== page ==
I don’t know how the critter got under our house, which is brick to the ground except for small screened vents that can barely accommodate a curious bug, much less a marsupial.
However it got there, it must have found enough bugs or worms or spiders to survive for a while, based on the amount of scat I ran across while crawling on my belly to replace the flexible duct that vents the dryer. The old one had been there for 30 years and had been poorly installed with a virtual upside down U-trap where they ran it up between the floor joists.
It was clogged with lint and had also fallen away from the connection to the dryer, which had been venting under the house for some time: no wonder the heating bill was so reasonable. Could the little varmint have come in through the plastic flaps on the dryer vent, which is ground level and didn’t have a screen (it does now)? Maybe.
However it got there, and however long it had been there, the miscreant eventually pulled a flexible duct hose away from the air handler, got into the ductwork, and learned how to push a plastic floor vent out of the way so it could get into the house.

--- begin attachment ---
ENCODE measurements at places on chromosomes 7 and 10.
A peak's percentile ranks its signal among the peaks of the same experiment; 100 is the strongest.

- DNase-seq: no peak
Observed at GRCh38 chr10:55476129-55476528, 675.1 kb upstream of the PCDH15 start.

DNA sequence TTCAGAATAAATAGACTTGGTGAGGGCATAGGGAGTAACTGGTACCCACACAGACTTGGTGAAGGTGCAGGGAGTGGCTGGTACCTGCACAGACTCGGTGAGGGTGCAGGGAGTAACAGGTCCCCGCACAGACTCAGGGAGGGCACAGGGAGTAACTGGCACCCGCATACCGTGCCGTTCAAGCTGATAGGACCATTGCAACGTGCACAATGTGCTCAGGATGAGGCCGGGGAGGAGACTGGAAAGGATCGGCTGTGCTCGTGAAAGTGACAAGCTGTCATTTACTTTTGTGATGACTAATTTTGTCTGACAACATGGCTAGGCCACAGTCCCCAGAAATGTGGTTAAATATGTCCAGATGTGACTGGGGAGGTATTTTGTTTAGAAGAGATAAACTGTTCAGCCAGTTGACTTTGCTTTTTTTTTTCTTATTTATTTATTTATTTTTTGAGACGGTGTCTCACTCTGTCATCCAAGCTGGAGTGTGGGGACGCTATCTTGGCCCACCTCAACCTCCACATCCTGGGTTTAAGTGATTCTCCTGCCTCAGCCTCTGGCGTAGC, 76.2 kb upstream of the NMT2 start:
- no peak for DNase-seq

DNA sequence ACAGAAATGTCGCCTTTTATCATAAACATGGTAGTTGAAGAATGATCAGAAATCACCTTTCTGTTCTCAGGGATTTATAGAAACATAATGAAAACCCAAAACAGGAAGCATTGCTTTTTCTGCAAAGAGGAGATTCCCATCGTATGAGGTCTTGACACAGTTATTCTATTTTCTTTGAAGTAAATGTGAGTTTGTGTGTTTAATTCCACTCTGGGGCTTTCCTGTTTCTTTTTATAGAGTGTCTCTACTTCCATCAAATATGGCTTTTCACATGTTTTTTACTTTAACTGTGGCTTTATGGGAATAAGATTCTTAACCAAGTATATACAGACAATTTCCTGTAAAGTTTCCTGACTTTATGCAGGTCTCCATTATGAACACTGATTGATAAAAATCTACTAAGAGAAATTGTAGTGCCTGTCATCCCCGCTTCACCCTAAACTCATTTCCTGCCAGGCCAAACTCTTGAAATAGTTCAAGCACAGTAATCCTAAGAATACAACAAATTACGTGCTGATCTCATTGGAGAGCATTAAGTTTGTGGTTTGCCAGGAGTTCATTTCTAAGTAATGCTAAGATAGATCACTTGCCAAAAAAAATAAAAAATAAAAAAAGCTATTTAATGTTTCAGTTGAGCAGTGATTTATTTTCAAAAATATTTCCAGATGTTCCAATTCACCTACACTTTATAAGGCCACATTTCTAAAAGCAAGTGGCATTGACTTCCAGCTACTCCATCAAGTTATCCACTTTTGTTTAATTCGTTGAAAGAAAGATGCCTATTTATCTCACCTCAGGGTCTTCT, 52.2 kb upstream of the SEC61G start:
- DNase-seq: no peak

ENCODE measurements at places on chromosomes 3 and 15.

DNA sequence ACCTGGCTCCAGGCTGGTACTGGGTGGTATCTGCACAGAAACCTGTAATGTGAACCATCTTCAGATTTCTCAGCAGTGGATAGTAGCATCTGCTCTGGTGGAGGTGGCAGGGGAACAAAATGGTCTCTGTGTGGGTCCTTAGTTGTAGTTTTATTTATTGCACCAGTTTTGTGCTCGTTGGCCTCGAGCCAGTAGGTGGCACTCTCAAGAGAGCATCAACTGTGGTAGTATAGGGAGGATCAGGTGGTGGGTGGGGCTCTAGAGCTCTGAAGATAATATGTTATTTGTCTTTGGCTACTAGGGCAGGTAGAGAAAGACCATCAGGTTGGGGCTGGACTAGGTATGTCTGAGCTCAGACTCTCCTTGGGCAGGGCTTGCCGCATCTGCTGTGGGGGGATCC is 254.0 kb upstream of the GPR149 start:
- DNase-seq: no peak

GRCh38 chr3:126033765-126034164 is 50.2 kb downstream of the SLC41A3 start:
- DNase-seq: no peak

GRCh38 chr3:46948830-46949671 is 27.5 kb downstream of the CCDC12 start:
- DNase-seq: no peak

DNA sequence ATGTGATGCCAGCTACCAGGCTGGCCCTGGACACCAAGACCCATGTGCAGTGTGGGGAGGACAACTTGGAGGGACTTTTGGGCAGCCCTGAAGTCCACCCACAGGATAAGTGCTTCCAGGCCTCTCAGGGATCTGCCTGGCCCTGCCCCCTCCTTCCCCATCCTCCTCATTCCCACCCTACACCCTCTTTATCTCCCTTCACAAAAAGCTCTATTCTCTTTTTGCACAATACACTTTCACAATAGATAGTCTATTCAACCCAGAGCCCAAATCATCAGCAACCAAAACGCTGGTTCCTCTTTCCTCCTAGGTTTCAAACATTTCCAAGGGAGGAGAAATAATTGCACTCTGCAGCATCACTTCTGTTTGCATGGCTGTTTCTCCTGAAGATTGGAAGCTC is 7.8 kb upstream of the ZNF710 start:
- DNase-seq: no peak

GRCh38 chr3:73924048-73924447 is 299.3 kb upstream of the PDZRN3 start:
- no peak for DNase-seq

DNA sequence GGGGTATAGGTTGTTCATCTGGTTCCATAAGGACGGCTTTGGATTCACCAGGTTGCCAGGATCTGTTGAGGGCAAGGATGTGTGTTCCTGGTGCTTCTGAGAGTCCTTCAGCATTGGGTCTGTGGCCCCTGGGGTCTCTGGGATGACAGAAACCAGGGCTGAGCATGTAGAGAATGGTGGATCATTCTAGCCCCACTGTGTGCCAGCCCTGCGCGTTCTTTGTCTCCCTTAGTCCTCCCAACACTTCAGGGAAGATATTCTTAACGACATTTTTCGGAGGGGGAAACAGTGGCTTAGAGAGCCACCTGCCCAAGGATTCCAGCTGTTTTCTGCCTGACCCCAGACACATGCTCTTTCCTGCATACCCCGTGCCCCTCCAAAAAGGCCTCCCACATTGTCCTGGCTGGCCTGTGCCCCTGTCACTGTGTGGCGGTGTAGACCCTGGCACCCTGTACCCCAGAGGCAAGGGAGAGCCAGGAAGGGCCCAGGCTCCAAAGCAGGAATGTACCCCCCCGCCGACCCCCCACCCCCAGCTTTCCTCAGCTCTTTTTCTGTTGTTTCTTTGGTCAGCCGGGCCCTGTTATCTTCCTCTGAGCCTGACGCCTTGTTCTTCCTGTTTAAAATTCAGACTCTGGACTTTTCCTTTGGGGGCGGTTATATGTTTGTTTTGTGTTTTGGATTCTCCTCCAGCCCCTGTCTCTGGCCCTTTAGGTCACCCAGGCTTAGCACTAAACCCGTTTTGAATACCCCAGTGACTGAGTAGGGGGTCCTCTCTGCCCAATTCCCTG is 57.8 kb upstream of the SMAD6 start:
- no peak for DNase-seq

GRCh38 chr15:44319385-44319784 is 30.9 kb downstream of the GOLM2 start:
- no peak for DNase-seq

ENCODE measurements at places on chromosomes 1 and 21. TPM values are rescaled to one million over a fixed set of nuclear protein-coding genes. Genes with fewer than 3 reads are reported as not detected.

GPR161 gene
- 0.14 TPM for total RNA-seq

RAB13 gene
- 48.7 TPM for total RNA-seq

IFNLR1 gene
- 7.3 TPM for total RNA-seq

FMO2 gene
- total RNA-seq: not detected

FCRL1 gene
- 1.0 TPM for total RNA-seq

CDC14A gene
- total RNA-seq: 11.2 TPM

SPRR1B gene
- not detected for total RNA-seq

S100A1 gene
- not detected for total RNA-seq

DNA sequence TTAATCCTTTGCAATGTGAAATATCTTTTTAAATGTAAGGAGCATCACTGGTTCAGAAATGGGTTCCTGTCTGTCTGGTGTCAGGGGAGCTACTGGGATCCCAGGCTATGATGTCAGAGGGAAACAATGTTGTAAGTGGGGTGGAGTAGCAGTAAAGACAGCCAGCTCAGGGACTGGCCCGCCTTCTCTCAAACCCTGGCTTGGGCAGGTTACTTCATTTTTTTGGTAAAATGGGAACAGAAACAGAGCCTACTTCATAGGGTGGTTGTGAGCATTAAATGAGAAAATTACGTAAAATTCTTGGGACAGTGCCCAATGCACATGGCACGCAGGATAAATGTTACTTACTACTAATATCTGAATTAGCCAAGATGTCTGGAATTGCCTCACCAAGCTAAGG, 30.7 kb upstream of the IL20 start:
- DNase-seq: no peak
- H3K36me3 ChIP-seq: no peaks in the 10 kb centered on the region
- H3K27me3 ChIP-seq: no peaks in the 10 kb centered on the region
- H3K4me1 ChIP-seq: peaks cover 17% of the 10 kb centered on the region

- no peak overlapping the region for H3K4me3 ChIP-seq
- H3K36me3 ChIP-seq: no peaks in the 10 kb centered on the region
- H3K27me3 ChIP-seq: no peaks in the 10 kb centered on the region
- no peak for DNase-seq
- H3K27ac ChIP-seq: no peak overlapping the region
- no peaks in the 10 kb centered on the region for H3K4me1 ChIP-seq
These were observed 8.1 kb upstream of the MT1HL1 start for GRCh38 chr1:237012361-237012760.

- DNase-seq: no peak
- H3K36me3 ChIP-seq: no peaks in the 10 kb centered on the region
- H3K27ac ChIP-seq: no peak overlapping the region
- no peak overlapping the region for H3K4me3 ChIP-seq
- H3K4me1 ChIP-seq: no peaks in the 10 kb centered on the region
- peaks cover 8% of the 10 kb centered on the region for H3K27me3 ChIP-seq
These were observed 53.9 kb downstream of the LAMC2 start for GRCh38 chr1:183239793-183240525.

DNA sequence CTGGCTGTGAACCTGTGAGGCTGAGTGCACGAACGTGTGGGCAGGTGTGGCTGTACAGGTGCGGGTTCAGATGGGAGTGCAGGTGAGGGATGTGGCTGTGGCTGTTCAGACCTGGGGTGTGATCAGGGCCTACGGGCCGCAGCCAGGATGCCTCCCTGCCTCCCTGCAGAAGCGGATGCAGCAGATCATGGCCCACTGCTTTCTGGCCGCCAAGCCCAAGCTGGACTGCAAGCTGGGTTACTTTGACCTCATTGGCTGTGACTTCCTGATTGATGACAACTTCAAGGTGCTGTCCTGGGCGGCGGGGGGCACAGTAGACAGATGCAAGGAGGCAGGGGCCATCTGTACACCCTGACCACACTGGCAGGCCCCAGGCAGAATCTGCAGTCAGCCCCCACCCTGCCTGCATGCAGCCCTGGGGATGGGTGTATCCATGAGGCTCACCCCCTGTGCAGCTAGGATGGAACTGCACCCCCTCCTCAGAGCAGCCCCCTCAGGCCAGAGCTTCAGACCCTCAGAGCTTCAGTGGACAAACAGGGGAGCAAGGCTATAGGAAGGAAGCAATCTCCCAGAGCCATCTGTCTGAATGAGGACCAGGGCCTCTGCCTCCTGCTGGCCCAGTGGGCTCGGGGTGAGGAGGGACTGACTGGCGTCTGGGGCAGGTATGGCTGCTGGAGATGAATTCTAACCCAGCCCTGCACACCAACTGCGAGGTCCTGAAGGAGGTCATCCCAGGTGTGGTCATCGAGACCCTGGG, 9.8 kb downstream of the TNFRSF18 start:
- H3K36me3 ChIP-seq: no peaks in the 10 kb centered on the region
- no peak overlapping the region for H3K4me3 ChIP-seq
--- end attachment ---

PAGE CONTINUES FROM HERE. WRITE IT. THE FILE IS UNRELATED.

I set out two small animal cage traps baited with tuna and peanut butter, but it was cagey enough to avoid getting caught.
I thought I had solved the problem by putting a brick over the vent, but not necessarily so. Susan and I went on a short hiking adventure, staying at a B&B near Pilot Mountain for a couple of days. Her son Patrick, who was house-sitting, called us at 4:15 a.m.
A possum was sitting on top of the toilet.
So much for the second B in “B&B.” We loaded up the car and watched the sunrise on the way home, where the uninvited guest was camouflaged nicely, hanging onto to an old gray bathrobe on the back of the door. He hardly complained when I pulled him loose and deposited him in a plastic bin Susan had waiting.
I took the freeloader for a short ride and released him into what looked like some possum-friendly woods. I hope it’s happy with the transition back to the great outdoors and all the possumbilities ahead of it.
It didn’t say. It just scampered off and disappeared into the greenery.
You probably know by now that we at Nurturing Faith are undergoing a transition of our own. Tomorrow marks the first official day of our merger with EthicsDaily to form Good Faith Media. The transition allows us to combine forces and resources, creating new possumbilities for us as well.
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Tony W. Cartledge is professor of Old Testament at Campbell University Divinity School in Buies Creek, North Carolina, and is the Contributing Editor and Curriculum Writer at Good Faith Media.